After work I drove to Watertown today to do some food shopping in one of the Armenian shops. There are actually three shops next to each other. Now that I have my car they are easy to reach. Before, I would walk there maybe once every six months and then haul far too heavy bags home. In any case, I am happy that there are so many Middle Eastern shops in and around Boston, even though the historic reason why so many Armenians now live here is very sad. Strolling through those shops always reminds me of Istanbul. They sell many Turkish, but also homemade products like simits, börek, dolma, and içli köfte. Recently, I even discovered fresh mantı there.
Today, the store clerk and I talked for the first time. I first asked for fresh köfte and a pound of dolma, then if they had pişmaniye (Turkish cotton candy). They did. I then explained that I had lived in Istanbul, but was German. Oh, and I was buying this huge amount of food because I wanted my students to try it (although I won’t share all of it, the dolma for instance was just for myself). We then talked a little about schools and summer vacation. It’s these little things that I probably miss most. The small corner shops in every neighborhood where everybody knows everyone; where shop assistants and customers still talk to each other, get to know each other, recognize each other.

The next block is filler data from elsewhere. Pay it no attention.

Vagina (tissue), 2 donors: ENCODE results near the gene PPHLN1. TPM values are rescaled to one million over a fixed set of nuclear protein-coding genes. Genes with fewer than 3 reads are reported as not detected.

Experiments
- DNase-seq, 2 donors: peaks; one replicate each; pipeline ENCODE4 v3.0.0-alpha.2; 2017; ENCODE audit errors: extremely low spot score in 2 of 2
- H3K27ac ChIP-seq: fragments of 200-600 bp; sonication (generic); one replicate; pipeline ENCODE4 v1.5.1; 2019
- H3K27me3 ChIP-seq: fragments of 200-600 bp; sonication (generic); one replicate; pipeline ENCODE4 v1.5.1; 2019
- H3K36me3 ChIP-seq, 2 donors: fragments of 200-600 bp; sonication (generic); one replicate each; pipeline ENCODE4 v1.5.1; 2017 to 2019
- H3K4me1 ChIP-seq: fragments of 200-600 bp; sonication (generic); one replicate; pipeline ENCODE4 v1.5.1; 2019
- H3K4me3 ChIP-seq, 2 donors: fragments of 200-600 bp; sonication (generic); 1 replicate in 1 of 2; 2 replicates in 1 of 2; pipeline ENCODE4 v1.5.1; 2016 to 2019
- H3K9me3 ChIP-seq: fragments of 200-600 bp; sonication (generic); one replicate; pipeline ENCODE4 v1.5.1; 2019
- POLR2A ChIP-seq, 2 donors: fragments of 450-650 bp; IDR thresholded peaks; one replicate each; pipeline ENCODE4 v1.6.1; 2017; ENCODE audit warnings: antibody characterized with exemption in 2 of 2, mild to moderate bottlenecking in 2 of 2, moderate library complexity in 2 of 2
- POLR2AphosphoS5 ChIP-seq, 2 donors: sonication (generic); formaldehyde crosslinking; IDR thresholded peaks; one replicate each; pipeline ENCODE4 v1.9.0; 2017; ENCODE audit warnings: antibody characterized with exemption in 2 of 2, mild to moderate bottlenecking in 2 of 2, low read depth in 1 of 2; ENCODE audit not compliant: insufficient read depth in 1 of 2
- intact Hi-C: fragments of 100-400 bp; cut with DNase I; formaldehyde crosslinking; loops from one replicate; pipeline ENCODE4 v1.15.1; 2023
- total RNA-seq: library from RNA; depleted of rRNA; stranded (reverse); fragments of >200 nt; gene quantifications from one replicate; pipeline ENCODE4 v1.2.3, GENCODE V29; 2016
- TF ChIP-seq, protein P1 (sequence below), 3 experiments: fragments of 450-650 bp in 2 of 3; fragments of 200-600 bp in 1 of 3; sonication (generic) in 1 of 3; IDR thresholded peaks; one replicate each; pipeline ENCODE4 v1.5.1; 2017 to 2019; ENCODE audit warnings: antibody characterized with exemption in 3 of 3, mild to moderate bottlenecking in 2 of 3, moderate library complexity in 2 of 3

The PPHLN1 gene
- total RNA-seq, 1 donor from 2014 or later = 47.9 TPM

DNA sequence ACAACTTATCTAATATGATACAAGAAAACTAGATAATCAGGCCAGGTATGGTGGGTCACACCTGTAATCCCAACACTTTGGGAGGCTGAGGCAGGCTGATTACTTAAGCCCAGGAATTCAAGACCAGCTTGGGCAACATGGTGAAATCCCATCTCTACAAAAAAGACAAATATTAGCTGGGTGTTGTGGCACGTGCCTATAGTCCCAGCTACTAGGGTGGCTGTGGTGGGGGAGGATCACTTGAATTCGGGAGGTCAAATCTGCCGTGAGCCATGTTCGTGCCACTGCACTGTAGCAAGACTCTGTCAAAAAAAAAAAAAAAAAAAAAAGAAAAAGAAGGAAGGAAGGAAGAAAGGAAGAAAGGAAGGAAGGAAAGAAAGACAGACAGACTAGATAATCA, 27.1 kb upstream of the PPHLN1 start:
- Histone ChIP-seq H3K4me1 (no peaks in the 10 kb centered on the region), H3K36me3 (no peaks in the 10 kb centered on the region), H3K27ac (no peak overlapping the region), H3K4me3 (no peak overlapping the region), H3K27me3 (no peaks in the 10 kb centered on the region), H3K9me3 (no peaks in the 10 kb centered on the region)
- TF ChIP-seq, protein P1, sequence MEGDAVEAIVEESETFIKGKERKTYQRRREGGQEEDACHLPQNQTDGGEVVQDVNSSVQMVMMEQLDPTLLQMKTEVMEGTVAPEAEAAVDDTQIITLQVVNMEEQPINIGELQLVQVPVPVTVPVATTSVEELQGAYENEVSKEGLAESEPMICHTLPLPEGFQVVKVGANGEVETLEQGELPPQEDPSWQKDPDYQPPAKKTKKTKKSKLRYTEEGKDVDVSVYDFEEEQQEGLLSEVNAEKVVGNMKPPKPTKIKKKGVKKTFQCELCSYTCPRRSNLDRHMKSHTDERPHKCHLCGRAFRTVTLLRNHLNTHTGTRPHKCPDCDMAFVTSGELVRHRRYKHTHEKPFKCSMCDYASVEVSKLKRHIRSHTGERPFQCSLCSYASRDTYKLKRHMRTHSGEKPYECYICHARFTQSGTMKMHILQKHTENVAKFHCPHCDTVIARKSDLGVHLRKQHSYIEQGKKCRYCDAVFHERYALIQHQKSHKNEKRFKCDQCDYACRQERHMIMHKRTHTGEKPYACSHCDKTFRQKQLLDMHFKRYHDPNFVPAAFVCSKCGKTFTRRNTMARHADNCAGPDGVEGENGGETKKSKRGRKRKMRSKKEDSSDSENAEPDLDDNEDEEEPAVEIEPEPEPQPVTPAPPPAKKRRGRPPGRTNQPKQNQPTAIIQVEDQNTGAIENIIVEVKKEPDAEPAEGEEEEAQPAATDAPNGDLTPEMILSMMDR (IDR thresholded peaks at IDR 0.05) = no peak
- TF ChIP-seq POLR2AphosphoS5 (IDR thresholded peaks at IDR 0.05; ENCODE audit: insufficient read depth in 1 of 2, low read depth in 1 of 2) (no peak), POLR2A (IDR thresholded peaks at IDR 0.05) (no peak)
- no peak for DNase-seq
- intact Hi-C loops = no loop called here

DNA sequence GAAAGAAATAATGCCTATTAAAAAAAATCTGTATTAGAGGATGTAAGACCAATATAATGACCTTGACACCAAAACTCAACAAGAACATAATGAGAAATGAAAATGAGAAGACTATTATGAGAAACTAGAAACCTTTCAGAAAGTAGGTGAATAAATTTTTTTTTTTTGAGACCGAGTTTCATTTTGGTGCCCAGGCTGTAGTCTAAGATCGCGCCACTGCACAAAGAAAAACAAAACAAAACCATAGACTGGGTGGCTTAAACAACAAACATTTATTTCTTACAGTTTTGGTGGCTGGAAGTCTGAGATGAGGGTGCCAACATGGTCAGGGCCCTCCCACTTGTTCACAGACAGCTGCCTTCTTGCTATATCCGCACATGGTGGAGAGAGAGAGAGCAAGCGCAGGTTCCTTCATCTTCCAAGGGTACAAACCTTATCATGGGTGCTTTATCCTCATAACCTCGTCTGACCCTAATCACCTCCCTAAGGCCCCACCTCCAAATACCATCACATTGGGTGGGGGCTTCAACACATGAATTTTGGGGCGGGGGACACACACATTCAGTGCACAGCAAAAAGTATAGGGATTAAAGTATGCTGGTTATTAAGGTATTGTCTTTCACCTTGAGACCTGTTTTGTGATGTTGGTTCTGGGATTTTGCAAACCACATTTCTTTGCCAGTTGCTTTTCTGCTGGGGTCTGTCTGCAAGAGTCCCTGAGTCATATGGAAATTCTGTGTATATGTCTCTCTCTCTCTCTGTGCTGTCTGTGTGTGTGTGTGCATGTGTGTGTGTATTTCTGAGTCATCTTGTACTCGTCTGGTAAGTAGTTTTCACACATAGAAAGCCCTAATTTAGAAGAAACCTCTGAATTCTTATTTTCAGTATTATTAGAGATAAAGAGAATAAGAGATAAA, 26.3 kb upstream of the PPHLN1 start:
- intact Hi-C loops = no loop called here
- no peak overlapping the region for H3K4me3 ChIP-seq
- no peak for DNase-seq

I miss this feeling of being anonymous in a giant city, but very much at home in one neighborhood. I miss the smell of fresh baked white bread and simits in the morning. Street vendors avertising their foods. Bakeries that specialize in only one good, like börek or baklava. I miss my Armenian baba, who was my last landlord in Istanbul and the kindest man. The mix of Armenians, Turkish muslims, and migrants in my neighborhood. The colorful bustle that was always disrupted by long çay breaks. The many street cats walking by, asking for food and caress. I miss the energetic street life. I don’t want to close the apartment door behind me as fast as possible; to not talk to my neighbors; to buy all my food packaged in a giant supermarket; to use self-checkout registers in order to not talk to any shop assistant; to have to go to New York City to find street vendors selling simits. But that is America, and I can’t and don’t want to return to Turkey these days. So I drive to those Armenian shops, a tiny paradise for when my homesickness becomes overwhelming. Homesick for Istanbul, although I am German. But, as I told the nice shop assistant today, I even prefer Turkish foods – and that makes all the difference.